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Cover Letters: Why They’re Useful and How to Read Between the Lines


 

Nice Article by Kelsey Jones – marketing consultant – MoxieDot

While there has been healthy debate as to whether or not cover letters are expected, they are still arguably a key piece of applying for a job since they allow applicants to introduce themselves and their accomplishments. They also give applicants the opportunity to highlight specific “wins” that are pertinent to the position, but which may not be visible on their resume.

A 2016 CareerBuilder survey found that only about 29 percent of employers require a cover letter. However, not having one could force hiring managers to rely solely on someone’s resume, which isn’t always the best indicator of the candidate’s personality, writing style, or goals in applying for the job.

Types of Cover Letters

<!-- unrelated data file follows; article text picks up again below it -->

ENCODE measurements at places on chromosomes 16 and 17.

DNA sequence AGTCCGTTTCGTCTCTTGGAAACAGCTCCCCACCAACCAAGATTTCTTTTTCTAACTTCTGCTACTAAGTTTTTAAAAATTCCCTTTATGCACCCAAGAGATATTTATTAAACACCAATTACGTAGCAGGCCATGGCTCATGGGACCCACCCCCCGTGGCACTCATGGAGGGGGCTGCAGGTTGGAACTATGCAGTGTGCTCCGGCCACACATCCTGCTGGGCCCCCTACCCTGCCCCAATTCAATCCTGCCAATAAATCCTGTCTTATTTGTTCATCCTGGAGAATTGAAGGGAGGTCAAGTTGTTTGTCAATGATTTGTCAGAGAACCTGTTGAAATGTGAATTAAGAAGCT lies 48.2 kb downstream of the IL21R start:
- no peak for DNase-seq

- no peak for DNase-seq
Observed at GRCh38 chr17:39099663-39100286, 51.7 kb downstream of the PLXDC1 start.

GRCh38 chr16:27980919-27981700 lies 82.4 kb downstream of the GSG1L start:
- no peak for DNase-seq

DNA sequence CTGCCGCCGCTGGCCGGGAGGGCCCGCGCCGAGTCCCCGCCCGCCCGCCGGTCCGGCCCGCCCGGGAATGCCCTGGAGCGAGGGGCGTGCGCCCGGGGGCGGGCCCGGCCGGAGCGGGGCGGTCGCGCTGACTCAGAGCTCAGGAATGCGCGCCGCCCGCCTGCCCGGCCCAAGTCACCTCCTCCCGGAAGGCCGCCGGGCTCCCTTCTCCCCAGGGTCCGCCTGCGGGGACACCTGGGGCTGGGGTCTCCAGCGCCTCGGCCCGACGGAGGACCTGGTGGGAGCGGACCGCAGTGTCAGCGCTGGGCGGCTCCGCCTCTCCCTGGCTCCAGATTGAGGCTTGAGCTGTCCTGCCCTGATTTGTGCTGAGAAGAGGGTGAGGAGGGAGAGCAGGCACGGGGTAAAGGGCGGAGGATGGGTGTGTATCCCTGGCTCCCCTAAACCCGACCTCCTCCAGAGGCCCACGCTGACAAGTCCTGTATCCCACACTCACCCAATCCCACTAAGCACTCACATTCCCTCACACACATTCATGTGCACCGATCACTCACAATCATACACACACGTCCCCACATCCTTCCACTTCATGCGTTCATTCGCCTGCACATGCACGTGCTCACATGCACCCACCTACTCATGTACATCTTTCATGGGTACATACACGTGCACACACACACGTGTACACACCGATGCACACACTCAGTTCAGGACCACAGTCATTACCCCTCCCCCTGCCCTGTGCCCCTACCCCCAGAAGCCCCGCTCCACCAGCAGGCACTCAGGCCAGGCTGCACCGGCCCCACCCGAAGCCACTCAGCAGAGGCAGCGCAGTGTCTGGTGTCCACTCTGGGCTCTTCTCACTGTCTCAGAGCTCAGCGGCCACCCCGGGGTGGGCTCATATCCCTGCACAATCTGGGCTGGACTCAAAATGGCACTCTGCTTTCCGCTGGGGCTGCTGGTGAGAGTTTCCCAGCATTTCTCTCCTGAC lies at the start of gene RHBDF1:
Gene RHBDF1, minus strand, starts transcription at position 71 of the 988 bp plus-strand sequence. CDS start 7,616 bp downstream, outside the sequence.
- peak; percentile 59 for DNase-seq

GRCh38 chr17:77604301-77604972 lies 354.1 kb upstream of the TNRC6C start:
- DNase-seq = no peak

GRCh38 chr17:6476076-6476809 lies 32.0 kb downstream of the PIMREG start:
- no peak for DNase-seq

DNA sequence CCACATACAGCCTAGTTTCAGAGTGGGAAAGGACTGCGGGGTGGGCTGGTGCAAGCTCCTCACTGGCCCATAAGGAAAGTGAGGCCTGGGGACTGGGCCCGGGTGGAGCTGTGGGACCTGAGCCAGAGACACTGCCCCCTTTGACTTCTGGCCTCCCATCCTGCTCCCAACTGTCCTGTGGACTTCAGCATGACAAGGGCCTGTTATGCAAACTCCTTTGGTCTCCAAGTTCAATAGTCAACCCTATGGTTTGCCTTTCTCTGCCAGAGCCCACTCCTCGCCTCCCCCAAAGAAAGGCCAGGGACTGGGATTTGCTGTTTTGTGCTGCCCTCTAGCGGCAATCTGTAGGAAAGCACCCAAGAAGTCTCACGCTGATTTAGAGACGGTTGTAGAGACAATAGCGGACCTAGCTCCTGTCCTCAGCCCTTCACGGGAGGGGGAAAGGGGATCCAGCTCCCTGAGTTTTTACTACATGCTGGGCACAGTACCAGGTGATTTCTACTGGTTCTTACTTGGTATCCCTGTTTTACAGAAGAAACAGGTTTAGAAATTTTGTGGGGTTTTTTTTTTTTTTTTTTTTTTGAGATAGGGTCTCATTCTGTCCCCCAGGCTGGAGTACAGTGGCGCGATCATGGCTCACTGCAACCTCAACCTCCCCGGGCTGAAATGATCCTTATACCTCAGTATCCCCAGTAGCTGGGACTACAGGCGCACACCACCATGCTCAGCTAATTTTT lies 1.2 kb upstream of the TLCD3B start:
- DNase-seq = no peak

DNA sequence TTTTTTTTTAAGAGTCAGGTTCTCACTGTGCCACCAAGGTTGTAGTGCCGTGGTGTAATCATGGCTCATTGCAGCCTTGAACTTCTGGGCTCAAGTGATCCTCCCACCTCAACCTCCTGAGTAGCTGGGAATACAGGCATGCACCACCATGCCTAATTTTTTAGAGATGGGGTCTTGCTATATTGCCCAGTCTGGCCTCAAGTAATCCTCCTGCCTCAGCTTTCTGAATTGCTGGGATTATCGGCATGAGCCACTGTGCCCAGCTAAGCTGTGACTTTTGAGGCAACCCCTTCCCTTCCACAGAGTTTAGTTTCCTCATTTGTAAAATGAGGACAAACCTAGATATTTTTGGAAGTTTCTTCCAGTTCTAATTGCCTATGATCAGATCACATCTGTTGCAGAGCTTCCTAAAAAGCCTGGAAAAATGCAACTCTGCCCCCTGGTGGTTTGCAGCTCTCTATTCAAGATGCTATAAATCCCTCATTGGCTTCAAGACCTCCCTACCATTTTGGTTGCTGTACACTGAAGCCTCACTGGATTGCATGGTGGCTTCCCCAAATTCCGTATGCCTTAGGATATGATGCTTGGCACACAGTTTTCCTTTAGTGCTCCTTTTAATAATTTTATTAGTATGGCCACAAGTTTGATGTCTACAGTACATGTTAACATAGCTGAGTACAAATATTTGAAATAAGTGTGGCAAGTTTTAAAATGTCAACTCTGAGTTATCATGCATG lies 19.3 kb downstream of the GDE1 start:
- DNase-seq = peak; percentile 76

First, it’s important to know the five different kinds of cover letters you may receive. The most common is the application letter, which accompanies a resume when a candidate applies for a specific position. A less common type is a referral letter: This is used when the candidate has been recommended for a role at the company. When a job searcher wants to find out about a possible job at a company, they write a letter of interest. Networking letters and value proposition letters are the two final types of cover letters job searchers may send.

In each of these kinds of letters, it’s important to keep an eye out for attention to detail and succinctness. The letters need to be personalized for the company and job posting, and should highlight the candidate’s accomplishments. However, since they are by far the most common, this article focuses on how to break down an application cover letter. Here are a few aspects of these cover letters that hiring and staffing managers should pay attention to when reviewing job candidates.

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